Our battle is with our minds, not with other people, places, situations or other external things.  Please remember our battle will always be with our minds and our minds alone.

Please subscribe to this blog, or check back every Monday, as we look at the truths of living with and managing our Bi-Polar disorder.

The great inspirational speaker, Jim Rohn, said:” Work harder on yourself than anything else.”

I say,” Work harder on yourself and everything else falls into place like magic.”

Keep to the path, the hard one. The easy one does not go anywhere.

 

 

Guilt, Shame, Remorse and Regret, Part Two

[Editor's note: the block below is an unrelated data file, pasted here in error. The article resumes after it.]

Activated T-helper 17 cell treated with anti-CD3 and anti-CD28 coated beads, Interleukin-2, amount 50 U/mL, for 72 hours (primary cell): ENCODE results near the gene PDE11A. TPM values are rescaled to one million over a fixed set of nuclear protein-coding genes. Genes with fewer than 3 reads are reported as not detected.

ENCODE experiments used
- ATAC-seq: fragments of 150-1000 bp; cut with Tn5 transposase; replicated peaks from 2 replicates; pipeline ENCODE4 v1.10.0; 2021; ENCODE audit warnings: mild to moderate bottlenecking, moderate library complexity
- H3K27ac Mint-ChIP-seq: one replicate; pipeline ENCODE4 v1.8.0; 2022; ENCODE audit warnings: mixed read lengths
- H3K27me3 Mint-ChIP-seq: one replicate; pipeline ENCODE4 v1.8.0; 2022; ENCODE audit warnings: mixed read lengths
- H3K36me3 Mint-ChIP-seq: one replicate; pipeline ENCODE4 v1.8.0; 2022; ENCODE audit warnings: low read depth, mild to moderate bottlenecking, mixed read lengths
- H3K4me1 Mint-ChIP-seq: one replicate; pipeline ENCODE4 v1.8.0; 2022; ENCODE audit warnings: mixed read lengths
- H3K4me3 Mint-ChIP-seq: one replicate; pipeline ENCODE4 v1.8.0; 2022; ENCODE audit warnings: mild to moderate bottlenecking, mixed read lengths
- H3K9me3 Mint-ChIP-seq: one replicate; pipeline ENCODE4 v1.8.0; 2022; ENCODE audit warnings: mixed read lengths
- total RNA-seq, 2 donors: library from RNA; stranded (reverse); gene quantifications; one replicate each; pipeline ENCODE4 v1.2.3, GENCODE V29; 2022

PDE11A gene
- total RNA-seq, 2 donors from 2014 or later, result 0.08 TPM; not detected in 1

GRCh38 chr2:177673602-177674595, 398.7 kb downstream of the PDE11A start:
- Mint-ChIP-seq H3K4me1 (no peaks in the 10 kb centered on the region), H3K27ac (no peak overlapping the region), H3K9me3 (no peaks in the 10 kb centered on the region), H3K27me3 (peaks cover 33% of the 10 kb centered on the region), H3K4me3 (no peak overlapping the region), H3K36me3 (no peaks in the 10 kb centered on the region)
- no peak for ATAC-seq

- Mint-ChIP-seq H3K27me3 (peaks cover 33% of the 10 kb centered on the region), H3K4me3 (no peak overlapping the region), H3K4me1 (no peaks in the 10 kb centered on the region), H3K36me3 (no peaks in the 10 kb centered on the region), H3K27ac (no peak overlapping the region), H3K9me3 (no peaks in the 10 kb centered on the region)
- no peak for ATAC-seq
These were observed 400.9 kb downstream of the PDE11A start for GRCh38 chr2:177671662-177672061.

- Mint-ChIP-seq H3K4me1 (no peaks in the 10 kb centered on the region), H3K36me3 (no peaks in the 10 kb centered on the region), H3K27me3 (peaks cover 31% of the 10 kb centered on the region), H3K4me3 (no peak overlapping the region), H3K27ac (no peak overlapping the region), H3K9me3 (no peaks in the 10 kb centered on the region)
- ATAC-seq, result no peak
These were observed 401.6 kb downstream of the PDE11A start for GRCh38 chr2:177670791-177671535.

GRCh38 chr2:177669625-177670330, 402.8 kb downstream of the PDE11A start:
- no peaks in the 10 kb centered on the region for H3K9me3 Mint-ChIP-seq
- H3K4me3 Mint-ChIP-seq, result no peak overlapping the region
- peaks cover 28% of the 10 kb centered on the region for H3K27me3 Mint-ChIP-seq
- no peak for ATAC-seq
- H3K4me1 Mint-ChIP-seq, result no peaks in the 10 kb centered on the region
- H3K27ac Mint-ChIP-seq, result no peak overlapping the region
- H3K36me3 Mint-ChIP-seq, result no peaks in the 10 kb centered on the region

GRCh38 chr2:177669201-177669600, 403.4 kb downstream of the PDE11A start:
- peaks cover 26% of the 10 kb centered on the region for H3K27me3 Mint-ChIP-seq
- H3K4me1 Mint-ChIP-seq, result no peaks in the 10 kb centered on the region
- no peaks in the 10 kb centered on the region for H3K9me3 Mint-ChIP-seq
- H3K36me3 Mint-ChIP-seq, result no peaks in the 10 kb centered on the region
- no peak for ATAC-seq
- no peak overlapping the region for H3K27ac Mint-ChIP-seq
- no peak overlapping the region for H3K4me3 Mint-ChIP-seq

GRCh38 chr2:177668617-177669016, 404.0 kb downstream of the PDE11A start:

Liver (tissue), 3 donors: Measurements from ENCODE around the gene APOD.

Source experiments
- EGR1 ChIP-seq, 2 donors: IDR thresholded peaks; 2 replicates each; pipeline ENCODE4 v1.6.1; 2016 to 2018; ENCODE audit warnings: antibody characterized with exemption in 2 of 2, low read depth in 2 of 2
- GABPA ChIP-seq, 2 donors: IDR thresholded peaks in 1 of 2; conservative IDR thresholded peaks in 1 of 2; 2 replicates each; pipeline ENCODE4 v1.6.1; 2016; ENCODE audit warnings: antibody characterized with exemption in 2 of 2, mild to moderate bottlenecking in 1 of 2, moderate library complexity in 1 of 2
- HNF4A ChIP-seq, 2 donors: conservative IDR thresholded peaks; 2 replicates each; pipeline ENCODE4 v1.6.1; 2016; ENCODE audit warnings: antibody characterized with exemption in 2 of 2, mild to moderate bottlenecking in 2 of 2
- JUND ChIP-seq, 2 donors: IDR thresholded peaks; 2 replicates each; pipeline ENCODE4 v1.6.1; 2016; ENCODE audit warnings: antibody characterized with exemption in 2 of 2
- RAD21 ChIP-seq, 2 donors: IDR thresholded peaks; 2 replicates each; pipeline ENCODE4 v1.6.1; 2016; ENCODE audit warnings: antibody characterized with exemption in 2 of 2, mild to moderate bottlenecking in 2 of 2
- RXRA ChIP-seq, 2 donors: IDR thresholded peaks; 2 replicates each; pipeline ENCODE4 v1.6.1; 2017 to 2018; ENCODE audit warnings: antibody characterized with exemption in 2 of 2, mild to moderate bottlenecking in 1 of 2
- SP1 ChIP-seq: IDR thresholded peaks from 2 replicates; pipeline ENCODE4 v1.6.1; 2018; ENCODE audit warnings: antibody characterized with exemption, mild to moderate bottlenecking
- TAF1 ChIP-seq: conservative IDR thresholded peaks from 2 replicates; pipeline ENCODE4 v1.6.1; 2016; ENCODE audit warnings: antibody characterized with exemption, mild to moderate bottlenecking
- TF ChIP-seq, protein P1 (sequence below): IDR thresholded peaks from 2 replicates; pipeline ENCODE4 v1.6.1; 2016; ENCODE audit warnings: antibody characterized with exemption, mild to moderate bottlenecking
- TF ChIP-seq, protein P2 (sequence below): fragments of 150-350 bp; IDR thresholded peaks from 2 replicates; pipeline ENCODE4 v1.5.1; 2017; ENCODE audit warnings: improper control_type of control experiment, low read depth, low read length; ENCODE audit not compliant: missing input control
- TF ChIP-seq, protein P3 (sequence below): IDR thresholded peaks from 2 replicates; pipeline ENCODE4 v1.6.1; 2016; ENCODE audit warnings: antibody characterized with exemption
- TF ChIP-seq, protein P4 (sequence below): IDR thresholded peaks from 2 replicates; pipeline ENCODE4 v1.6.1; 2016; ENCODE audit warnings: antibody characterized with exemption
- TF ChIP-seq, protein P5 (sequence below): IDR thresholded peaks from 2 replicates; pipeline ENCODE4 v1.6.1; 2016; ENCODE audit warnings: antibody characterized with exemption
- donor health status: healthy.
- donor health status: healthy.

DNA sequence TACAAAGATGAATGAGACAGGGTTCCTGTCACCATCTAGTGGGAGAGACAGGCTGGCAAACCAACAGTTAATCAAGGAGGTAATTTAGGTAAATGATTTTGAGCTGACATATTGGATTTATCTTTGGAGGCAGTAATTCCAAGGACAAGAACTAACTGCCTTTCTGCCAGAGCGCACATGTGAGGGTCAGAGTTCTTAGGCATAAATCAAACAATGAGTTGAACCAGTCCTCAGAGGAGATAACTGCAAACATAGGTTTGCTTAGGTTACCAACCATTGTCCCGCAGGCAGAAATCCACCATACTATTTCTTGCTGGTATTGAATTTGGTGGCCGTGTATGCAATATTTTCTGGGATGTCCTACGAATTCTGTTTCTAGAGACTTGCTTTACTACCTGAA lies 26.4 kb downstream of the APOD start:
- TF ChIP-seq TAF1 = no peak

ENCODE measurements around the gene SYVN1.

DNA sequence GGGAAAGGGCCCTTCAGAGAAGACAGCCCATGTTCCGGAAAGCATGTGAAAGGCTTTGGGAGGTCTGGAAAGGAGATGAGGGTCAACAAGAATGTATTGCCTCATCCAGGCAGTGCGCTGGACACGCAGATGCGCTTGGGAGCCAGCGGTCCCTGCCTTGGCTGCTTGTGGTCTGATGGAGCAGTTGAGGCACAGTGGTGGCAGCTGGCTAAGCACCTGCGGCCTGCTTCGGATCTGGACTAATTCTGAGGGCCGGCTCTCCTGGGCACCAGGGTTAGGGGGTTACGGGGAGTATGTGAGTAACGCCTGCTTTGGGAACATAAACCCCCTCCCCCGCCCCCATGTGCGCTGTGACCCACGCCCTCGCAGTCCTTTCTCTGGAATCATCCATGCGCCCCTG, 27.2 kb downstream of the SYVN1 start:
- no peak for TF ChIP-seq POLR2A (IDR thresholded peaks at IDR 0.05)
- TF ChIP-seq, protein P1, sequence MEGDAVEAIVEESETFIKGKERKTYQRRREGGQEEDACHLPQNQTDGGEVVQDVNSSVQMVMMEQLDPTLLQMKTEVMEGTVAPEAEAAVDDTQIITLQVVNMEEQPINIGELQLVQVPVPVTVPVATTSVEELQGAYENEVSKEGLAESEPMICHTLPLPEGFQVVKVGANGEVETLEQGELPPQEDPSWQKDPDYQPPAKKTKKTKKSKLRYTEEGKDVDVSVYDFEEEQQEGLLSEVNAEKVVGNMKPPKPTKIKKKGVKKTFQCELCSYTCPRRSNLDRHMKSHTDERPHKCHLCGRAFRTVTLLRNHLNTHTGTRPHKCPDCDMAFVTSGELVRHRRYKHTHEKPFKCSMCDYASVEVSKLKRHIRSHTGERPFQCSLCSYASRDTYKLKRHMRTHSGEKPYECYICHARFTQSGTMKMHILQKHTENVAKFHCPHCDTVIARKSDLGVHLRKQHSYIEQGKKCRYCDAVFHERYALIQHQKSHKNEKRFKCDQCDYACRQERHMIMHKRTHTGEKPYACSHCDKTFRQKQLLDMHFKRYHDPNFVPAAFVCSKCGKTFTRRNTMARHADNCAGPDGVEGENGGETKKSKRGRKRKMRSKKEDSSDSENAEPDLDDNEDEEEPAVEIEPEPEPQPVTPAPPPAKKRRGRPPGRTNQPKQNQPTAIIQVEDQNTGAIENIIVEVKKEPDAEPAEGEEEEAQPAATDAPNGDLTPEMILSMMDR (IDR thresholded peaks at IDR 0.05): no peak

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The revolving ball of emotions labeled guilt, shame, remorse, and regret, destroy our hope. The unnatural whirl of these emotions keep us locked in the past and fearful of the future. Guilt, shame, remorse, and regret are normal human emotions that are there as warning flags, warning us we have crossed into territory that may be harmful to ourselves. That we have violated something we should not violate within ourselves. Our illness of bipolar as a mood disorder does more than just play with our moods of elation and depression. Bipolar distorts, or denies, all our normal human emotions. This distortion, or denial, means we are clueless as to what we have violated within ourselves and why I stated last week that mostly these emotions express themselves as pain during our illness.